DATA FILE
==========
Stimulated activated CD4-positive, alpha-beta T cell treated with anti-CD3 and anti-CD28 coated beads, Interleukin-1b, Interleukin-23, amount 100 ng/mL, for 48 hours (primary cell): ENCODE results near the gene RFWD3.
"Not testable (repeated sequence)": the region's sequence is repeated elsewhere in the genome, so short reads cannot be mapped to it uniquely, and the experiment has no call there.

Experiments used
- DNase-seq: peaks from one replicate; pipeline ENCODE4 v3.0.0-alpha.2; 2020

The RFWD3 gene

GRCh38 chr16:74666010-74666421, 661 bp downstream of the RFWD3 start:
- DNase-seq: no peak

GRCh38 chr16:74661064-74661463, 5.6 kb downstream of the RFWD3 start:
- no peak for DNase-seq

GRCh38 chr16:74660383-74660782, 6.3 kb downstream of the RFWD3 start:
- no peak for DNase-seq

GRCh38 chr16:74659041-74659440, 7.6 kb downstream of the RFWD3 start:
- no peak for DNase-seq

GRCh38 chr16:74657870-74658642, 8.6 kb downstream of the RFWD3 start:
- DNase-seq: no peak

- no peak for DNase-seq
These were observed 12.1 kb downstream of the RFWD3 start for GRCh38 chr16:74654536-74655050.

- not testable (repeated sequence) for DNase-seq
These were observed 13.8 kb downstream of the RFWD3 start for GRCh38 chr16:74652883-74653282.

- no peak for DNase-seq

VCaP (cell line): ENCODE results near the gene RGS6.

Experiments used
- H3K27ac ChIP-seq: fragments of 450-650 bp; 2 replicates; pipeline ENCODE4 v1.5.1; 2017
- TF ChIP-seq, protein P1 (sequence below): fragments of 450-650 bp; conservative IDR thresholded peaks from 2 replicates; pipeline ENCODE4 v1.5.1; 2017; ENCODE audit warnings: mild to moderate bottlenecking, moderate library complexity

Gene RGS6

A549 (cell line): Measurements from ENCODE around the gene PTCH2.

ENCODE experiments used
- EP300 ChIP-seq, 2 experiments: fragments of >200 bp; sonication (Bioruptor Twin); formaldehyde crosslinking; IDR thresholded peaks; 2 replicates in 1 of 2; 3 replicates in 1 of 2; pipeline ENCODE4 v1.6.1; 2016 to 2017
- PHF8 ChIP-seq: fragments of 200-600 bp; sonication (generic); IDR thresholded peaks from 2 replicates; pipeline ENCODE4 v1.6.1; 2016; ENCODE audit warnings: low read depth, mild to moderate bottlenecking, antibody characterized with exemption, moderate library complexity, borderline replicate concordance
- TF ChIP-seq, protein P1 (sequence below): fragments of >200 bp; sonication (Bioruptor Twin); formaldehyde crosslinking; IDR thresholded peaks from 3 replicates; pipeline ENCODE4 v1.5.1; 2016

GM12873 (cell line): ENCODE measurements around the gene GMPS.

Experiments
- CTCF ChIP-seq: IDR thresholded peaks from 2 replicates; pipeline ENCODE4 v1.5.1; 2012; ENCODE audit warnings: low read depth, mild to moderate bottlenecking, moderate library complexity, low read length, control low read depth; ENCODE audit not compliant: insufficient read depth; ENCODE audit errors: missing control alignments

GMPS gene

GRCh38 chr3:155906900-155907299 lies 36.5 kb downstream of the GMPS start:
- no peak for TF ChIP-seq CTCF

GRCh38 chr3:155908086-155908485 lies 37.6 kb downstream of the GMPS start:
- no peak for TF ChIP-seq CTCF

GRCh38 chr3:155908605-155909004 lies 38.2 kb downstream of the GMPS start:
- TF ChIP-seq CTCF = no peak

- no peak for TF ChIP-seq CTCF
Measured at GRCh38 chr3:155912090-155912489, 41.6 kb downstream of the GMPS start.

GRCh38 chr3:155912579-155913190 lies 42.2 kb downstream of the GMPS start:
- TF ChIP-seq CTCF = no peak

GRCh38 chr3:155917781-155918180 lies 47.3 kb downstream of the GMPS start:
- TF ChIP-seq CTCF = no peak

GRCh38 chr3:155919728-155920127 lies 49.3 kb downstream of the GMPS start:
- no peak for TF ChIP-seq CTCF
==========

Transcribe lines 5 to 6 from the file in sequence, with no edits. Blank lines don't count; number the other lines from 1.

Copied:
The RFWD3 gene

GRCh38 chr16:74666010-74666421, 661 bp downstream of the RFWD3 start: